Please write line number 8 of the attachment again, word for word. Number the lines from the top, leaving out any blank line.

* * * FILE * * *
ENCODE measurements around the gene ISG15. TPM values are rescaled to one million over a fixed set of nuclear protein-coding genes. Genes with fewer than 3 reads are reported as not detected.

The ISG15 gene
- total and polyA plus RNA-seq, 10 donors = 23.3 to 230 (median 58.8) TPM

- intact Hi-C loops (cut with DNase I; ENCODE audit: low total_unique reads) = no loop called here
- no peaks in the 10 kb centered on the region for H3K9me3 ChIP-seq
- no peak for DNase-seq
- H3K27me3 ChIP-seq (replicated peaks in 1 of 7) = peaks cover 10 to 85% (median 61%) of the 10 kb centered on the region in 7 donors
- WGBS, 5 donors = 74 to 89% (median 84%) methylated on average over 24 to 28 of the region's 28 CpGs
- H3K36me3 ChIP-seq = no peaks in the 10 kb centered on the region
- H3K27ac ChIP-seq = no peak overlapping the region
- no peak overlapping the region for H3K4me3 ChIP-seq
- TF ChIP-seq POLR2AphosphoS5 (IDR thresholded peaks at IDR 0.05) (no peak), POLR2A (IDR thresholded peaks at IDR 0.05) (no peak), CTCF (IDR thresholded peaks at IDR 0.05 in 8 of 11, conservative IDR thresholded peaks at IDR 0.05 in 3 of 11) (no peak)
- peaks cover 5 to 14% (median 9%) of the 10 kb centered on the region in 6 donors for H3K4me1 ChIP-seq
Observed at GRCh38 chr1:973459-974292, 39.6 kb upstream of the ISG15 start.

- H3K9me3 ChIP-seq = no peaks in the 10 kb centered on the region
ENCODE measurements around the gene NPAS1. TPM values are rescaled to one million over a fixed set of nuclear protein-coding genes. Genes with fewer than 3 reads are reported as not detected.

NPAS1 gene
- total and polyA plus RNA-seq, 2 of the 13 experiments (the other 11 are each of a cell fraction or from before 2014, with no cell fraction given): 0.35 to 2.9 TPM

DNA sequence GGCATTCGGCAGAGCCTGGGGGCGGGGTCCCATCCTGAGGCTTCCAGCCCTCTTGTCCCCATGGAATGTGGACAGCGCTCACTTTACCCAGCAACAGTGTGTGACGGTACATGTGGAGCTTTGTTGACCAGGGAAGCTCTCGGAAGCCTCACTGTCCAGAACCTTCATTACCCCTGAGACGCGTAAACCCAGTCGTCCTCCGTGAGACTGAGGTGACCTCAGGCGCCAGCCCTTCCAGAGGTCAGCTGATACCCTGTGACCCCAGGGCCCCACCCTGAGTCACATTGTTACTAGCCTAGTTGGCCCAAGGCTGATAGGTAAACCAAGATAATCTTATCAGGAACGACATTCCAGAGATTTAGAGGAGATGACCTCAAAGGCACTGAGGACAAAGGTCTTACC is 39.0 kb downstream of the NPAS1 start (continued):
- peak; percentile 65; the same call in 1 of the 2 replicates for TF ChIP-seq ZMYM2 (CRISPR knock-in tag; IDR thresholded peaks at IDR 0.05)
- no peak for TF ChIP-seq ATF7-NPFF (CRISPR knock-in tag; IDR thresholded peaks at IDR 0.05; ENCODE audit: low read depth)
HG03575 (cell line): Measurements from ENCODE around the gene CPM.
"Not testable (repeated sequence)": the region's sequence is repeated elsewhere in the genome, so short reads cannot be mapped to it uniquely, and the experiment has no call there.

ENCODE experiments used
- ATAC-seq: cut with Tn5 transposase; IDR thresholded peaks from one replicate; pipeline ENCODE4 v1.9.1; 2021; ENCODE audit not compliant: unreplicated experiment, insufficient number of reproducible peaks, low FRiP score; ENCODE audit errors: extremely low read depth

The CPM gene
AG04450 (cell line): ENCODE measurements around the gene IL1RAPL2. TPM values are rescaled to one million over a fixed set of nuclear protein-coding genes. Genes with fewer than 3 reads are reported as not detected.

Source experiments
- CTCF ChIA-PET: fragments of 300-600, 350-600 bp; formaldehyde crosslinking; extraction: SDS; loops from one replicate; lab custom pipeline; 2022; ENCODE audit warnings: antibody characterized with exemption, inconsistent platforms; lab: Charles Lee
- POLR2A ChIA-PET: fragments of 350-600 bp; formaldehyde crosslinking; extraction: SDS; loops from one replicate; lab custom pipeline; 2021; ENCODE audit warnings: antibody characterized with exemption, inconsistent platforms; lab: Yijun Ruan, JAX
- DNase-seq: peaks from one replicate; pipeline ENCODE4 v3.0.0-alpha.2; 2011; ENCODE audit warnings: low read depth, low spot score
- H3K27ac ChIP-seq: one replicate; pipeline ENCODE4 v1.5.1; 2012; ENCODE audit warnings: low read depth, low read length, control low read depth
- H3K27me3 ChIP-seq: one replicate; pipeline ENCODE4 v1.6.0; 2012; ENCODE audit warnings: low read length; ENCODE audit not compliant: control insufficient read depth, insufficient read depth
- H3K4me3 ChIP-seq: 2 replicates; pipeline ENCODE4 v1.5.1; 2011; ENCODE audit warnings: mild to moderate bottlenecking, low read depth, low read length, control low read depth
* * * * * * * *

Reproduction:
- WGBS, 5 donors = 74 to 89% (median 84%) methylated on average over 24 to 28 of the region's 28 CpGs